The New York Times proclaimed the verdict "a historic resolution of a fiercely controversial issue." But now, 42 years later, abortion is as unresolved and controversial as ever. Three intractable problems will continue to plague the Court and its abortion jurisprudence until the day when, finally, Roe is overturned.
|Marchers at the MCCL March for |
Life on Jan. 22, 2012
Justice requires that the law protect the equal dignity and basic rights of every member of the human family—irrespective of age, size, ability, dependency, and the desires and decisions of others. This principle of human equality, affirmed in the Declaration of Independence and the United Nations' Universal Declaration of Human Rights, is the moral crux of western civilization. But the Roe Court ruled, to the contrary, that a particular class of innocent human beings (the unborn) must be excluded from the protection of the law and allowed to be dismembered and killed at the discretion of others. "The right created by the Supreme Court in Roe," observes University of St. Thomas law professor Michael Stokes Paulsen, "is a constitutional right of some human beings to kill other human beings."
After Roe, the incidence of abortion rose dramatically, quickly topping one million abortions per year and peaking at 1.6 million in 1990 before gradually declining to 1.06 million in 2011 (the latest year for which estimates are available). Under the Roe regime, abortion is the leading cause of human death. More than 57 million human beings have now been legally killed. And abortion has significantly and detrimentally impacted the health and well-being of many women (and men). The moral gravity and scale of this injustice exceed that of any other issue or concern in American society today.
The second problem with Roe is that it is legally, constitutionally mistaken. Justice Harry Blackmun's majority opinion claimed that the "liberty" protected by the Due Process Clause of the Fourteenth Amendment includes a "right of privacy" that is "broad enough to encompass" a right to abortion. "As a constitutional argument," notes University of Pennsylvania law professor Kermit Roosevelt (who favors legalized abortion), "Roe is barely coherent. The Court pulled its fundamental right to choose more or less from the constitutional ether."
The right alleged in Roe is blatantly contradicted by the history of abortion law in the United States. Ratification of the Fourteenth Amendment roughly coincided with enactment of a wave of state laws prohibiting abortion from conception with the primary aim (according to clear and abundant historical evidence) of protecting unborn children. Most of these statutes were already on the books by the time the Fourteenth Amendment was adopted in 1868, and many of them remained unchanged until Roe struck them down more than a century later. "To reach its result," Justice William Rehnquist thus concluded in his dissenting opinion, "the Court necessarily has had to find within the scope of the Fourteenth Amendment a right that was apparently completely unknown to the drafters of the Amendment."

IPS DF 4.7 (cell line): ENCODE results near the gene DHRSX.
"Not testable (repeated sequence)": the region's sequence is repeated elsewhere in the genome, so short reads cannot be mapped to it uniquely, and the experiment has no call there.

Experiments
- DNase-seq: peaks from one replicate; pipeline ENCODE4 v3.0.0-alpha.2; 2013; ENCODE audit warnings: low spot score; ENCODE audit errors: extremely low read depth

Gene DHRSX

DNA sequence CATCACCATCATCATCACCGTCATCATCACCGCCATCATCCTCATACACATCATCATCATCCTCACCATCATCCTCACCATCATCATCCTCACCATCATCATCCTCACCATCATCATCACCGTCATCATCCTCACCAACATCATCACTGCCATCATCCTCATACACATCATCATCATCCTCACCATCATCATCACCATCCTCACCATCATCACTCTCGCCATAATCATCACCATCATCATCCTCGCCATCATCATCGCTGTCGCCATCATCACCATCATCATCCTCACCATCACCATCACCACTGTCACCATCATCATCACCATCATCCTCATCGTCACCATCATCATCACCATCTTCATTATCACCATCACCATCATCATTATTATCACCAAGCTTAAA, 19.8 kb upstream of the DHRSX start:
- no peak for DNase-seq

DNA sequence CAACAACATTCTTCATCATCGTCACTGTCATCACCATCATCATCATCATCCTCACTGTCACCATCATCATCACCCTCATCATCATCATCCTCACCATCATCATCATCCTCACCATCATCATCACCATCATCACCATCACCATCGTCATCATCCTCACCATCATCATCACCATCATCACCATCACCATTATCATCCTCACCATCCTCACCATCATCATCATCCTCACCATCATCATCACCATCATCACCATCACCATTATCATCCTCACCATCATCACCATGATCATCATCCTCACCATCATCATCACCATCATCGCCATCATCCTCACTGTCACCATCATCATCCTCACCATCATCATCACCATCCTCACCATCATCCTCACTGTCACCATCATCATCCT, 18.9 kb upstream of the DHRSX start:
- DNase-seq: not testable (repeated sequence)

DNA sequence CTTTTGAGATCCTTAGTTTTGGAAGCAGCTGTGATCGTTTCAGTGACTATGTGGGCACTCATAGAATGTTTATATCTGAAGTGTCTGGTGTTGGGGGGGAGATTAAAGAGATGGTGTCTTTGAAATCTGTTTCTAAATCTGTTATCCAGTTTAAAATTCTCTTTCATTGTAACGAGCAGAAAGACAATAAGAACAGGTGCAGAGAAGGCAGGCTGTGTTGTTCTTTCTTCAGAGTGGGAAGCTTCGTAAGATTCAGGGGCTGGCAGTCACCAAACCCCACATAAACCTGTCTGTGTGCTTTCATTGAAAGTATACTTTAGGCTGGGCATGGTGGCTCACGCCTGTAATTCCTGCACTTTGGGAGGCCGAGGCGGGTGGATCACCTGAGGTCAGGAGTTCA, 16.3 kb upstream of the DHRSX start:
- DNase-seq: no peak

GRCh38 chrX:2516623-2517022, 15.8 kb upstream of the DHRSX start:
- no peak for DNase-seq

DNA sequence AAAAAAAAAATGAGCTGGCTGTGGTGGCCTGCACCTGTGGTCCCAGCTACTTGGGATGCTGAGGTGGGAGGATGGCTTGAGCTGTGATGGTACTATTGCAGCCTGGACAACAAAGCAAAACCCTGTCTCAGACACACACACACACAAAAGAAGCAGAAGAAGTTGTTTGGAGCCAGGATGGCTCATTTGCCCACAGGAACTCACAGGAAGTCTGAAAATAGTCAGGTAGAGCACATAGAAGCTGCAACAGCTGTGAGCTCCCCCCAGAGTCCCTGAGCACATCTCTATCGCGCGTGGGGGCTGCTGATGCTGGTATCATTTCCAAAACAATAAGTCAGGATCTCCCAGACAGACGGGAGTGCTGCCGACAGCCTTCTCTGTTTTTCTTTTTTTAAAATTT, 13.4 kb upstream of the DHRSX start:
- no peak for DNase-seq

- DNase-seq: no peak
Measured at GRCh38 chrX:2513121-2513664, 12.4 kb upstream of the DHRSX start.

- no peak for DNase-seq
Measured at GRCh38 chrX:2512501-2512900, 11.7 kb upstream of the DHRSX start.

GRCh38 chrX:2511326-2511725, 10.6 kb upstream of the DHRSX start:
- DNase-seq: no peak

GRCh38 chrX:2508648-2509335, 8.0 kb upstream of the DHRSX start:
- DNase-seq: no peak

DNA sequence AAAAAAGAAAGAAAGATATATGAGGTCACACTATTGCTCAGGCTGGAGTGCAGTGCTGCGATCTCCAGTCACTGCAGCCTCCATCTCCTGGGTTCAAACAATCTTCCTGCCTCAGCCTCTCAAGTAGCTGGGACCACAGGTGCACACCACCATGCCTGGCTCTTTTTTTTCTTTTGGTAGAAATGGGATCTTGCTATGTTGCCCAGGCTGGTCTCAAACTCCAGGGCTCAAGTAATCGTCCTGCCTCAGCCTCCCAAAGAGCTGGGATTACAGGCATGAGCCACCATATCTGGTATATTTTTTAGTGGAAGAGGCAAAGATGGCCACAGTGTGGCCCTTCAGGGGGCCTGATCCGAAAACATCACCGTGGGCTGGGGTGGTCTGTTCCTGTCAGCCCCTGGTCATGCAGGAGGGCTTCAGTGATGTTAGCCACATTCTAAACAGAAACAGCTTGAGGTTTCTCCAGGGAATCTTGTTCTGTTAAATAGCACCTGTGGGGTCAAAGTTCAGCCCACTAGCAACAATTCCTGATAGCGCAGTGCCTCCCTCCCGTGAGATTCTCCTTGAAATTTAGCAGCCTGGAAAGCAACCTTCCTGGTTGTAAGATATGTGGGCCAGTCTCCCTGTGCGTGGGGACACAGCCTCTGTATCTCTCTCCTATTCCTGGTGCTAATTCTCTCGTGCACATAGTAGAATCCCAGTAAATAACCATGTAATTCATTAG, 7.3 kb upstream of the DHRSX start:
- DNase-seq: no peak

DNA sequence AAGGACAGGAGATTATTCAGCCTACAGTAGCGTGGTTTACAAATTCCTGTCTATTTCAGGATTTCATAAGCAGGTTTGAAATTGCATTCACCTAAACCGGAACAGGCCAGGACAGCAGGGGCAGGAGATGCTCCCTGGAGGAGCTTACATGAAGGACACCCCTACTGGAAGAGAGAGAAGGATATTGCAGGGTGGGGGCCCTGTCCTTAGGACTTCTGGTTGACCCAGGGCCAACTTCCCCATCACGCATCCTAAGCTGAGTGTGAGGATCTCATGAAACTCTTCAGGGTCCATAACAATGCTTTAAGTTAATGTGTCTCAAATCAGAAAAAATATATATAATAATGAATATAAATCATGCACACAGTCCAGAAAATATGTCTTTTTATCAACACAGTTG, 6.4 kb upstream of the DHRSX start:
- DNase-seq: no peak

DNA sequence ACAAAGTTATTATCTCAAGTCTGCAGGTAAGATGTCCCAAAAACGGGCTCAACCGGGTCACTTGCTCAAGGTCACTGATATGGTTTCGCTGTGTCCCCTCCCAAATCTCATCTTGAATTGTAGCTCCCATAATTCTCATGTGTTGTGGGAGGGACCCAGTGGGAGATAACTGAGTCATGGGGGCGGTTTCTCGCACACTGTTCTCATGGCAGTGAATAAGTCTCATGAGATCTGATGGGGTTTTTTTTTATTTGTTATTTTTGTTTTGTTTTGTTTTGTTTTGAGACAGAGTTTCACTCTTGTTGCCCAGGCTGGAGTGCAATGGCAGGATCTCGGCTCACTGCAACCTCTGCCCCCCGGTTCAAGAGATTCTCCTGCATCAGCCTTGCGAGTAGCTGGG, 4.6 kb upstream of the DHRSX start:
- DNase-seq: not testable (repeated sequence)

Blackmun's reasoning was fallacious, his facts erroneous, his key historical claims demonstrably false. The process behind the decision, we now know, was remarkably shoddy. Roe and Doe constituted a full-blown exercise in policy-making—the arbitrary (untethered to the Constitution) invention of a new nationwide abortion policy to reflect the personal preferences of a majority of the justices.
Even pro-choice legal experts don't try to defend Roe on its merits. "What is frightening about Roe is that this super-protected right is not inferable from the language of the Constitution, the framers' thinking respecting the specific problem in issue, any general value derivable from the provisions they included, or the nation's governmental structure," wrote the eminent constitutional scholar and Yale law professor John Hart Ely. "It is bad because it is bad constitutional law, or rather because it is not constitutional law and gives almost no sense of an obligation to try to be."
|Sign at the 1977 MCCL March for Life|
Third, Roe is undemocratic. It struck down the democratically decided abortion laws of all 50 states and imposed abortion-for-any-reason nationwide, whether the people like it or not. Because the Court lacked any constitutional warrant for this move, it usurped the rightful authority of the elected branches of government to determine abortion policy.
The radical scope of the Roe regime was not and has never been consistent with public opinion, which favors substantial legal limits on abortion. (Polling questions on Roe are often inaccurate, and ignorance of the extent of the decision is widespread). Roe has disenfranchised millions and millions of Americans who will not rest while Roe and abortion on demand persist. They want to have a say. The Court decided they could have none.
So these are the intractable problems of Roe v. Wade. The Supreme Court abused the Constitution to usurp the authority of the people by imposing a gravely unjust policy with breathtakingly disastrous results.
Unjust. Unconstitutional. Undemocratic. Together, these problems will lead, eventually, to Roe's collapse.